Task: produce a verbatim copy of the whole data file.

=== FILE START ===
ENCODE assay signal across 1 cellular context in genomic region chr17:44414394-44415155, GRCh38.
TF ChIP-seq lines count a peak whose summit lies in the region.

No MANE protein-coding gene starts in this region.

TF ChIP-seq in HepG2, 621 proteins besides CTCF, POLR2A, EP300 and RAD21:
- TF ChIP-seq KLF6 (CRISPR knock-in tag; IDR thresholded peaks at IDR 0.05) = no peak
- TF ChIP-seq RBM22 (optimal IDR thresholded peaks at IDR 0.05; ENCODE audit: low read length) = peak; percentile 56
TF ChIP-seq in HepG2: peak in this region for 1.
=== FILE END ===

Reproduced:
ENCODE assay signal across 1 cellular context in genomic region chr17:44414394-44415155, GRCh38.
TF ChIP-seq lines count a peak whose summit lies in the region.

No MANE protein-coding gene starts in this region.

TF ChIP-seq in HepG2, 621 proteins besides CTCF, POLR2A, EP300 and RAD21:
- TF ChIP-seq KLF6 (CRISPR knock-in tag; IDR thresholded peaks at IDR 0.05) = no peak
- TF ChIP-seq RBM22 (optimal IDR thresholded peaks at IDR 0.05; ENCODE audit: low read length) = peak; percentile 56
TF ChIP-seq in HepG2: peak in this region for 1.